- Has anybody ripped midi/sf2 data from Metal Gear Solid 1 for the PSX Yet? by Choro at 3:01 PM EST on January 5, 2021
- Sorry, I'm very new to this forum but I have been lurking for years. Im not sure if this is the correct way to post, but i've had the curiosity if anyone has managed to rip the mid/sf2 data from Metal Gear Solid yet, I got the PSF pack from that joshw site and tried to extract them with VGMTrans, at best all what I managed to obtain are all of the samples in Wav, which is a start. No midi data though. Has anyone succeeded in such a feat like this though yet?
- by Nisto at 4:21 PM EST on January 5, 2021
- I made that PSF rip, and have managed to convert the sequences before.
There is a set of tools available on GitHub to convert some of the MGS1 files. The sequence format in MGS is called MDX so you want the unMDX script mainly. To get the MDX data you could either use the unStg / unStage scripts to extract the MDX files directly from the game, or pull them from the PSF files with something like PSFLab (the data is stored at address 801E0000).
- by Choro at 10:58 PM EST on January 5, 2021
- Thank you for responding! I cannot get the data extraction tools on github to compile (VS2019), sadly. Where can I find the MDX files or how can I extract them myself from the PSF's directly? I'm using your set.
Update: I've found the data youre referring to in PSFLab. at the 1E0000 area. How do I dump all of it? Do i have to select everything until it's 0 and save it to a hex file, and then save it as a mdx or something?
edited 1:45 AM EST January 6, 2021
- by hcs at 11:22 AM EST on January 6, 2021
- Those tools are Ruby scripts, you will need Ruby to run them, easiest way to set this up on Windows is RubyInstaller.
edited 11:22 AM EST January 6, 2021
- by Nisto at 11:33 AM EST on January 6, 2021
- The tools do not require any compiling. You need Ruby (hence .rb file extensions) to run them.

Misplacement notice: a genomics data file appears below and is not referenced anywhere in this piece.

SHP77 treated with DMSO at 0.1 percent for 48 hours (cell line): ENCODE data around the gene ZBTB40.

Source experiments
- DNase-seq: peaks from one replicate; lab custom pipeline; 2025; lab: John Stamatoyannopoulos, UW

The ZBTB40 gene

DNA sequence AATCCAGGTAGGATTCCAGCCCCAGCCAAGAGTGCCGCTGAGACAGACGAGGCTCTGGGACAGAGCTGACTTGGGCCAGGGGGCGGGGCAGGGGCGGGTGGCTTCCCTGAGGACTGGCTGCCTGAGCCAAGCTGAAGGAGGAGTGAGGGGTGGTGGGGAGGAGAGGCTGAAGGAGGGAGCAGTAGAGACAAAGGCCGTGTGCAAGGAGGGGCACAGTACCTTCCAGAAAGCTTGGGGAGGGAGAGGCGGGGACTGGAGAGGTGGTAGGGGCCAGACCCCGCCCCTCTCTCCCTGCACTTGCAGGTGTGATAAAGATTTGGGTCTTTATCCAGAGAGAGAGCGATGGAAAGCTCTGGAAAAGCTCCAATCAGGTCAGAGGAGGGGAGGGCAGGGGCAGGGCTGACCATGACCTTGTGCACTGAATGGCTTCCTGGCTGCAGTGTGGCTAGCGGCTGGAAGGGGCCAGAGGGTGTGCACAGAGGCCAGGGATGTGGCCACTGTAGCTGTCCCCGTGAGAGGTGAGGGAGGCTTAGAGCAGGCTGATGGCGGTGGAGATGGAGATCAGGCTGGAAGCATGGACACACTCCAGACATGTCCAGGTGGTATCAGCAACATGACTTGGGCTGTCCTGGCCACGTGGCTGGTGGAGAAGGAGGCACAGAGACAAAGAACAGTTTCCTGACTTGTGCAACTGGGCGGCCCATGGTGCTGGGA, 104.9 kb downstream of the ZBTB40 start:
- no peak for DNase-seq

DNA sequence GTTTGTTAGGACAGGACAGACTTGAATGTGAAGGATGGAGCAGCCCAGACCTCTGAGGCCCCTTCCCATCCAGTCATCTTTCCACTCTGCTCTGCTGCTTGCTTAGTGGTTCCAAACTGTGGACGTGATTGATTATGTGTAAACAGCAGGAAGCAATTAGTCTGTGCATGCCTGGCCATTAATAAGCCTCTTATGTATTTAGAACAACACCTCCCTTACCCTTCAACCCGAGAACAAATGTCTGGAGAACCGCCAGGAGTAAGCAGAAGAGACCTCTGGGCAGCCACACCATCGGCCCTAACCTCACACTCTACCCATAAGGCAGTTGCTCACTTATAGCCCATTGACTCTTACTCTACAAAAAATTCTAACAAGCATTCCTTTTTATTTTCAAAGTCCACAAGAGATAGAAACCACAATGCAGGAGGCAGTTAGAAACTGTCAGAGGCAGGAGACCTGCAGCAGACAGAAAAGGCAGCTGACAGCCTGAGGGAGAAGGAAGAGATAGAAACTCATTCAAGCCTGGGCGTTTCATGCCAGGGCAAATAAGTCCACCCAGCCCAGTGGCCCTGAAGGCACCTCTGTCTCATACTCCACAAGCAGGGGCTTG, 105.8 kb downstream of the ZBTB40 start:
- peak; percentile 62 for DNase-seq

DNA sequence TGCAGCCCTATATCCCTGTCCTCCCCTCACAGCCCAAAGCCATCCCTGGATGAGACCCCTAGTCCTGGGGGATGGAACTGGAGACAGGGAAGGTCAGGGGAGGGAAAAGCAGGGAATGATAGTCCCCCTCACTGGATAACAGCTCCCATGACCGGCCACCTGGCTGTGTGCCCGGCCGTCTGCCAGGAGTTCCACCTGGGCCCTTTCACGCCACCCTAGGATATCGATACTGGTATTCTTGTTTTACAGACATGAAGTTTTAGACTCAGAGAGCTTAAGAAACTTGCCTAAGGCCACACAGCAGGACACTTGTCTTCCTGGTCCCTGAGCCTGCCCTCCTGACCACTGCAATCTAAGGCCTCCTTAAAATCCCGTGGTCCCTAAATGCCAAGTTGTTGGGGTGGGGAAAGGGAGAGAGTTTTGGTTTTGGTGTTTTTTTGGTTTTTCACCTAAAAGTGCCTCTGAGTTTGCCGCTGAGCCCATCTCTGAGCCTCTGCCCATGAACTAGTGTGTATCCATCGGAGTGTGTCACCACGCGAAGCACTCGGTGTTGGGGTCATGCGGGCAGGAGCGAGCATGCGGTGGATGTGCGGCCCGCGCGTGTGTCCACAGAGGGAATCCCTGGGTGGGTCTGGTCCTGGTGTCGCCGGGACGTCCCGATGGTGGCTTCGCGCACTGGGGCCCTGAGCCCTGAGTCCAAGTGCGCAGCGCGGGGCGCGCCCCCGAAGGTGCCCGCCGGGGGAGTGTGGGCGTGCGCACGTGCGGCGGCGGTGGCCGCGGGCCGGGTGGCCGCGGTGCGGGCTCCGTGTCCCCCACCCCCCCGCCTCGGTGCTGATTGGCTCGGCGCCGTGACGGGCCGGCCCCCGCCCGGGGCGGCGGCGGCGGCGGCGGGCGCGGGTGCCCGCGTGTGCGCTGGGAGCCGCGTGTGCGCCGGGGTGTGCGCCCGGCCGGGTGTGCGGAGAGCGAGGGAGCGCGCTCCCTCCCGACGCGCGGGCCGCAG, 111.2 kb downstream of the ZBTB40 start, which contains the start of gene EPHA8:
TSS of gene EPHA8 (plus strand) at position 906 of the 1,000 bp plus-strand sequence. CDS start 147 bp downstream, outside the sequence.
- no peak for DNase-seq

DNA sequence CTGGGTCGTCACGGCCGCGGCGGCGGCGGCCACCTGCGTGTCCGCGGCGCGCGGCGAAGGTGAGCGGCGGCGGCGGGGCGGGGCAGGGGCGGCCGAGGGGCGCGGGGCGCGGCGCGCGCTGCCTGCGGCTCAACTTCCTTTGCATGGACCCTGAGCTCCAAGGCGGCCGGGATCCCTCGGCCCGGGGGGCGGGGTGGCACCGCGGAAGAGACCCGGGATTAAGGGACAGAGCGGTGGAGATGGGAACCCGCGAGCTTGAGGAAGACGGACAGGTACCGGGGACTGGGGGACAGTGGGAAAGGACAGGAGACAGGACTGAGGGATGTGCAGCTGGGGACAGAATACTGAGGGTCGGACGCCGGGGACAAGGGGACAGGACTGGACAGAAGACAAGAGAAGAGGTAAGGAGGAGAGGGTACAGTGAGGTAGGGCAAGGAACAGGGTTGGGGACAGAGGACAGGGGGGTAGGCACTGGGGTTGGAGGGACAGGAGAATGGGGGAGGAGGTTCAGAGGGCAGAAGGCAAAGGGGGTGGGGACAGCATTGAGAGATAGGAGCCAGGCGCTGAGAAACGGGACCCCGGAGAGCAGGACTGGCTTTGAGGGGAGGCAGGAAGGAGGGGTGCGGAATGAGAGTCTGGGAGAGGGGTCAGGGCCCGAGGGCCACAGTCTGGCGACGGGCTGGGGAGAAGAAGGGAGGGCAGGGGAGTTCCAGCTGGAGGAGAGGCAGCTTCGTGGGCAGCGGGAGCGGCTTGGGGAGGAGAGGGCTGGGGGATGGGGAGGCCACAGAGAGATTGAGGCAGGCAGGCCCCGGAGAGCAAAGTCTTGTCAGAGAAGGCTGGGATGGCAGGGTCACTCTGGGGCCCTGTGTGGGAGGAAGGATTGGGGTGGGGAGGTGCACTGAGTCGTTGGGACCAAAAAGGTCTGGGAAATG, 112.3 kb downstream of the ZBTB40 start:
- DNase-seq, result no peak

Regarding extracting data, that's my mistake. I thought PSFLab had functionality to export data, but it seems I may have been wrong. One solution would be to export the data as a PS-X EXE file and extract the MDX data from the EXE using a hex editor (e.g. HxD). The data layout will be a bit different from PS1 memory, so the MDX data will instead be at offset 1D0800. And you are pretty much right about the size, but note that the reserved space for MDX data is 16384 (0x4000) bytes.
- by Choro at 12:41 PM EST on January 6, 2021
- Thank you for the response once again. I've gotten the tools running on ruby but sadly they crash/dont work with the error
Convert mdx to midi
Write the path and filename and hit enter.
mdx file: hind.mdx
song 1:unMDX.rb:83:in `block (2 levels) in <main>': undefined method `unpack' for nil:NilClass (NoMethodError)
from unMDX.rb:80:in `each'
from unMDX.rb:80:in `block in <main>'
from unMDX.rb:54:in `each'
from unMDX.rb:54:in `<main>'
Is there any way to fix this? I'm pretty sure the MDX data is correct.
- by Nisto at 12:59 PM EST on January 6, 2021
- Do you have all the files from the GitHub repository? It looks like there are some dependencies needed by unMDX.
- by Choro at 1:33 PM EST on January 6, 2021
- Alright, I've figured it out. I was dumping them in the wrong endian format which was breaking it. I finally got .mid files out of them. They sound completely broken though, is there any way somehow I could automatically apply all of the .wav instrument files to them? After examining the rb file for a while, it seems that every MGS music command has a hex number; if so.. there must be a instrument one, right? that can be used to set the midi patch then.
- by Nisto at 3:47 PM EST on January 6, 2021
- It's been a while, but if I recall everything correctly:
There is no global command that sets the current instrument in MGS1. All events in MDX sequences are 4 bytes long. I'll denote the bytes (in raw order) as: B3 B2 B1 B0
If B0 is >= 0x80, then the game interprets the event as a command, and B1/B2/B3 as command parameters.
However, if B0 is < 0x80, then the game interprets the event as a note, B1 as an instrument number (or "voice" number rather), B2 as the note length, and B3 as the note velocity.
MGS1 keeps up to 3 different "banks" (voice tables) in memory. The first one, from the "init" stage WVX (which is always loaded), contains both common instruments and sound effects, so there is a hardcoded index number that indicates which entry is the first musical instrument (in MGS Integral, this is 0x4F). This index is added to the instrument number indicated in note events to get a proper pointer to an entry in the voice tables. The voice entries furthermore point to an address in SPU RAM, which can be used to get an offset to the actual sample data.
edited 4:22 PM EST January 6, 2021
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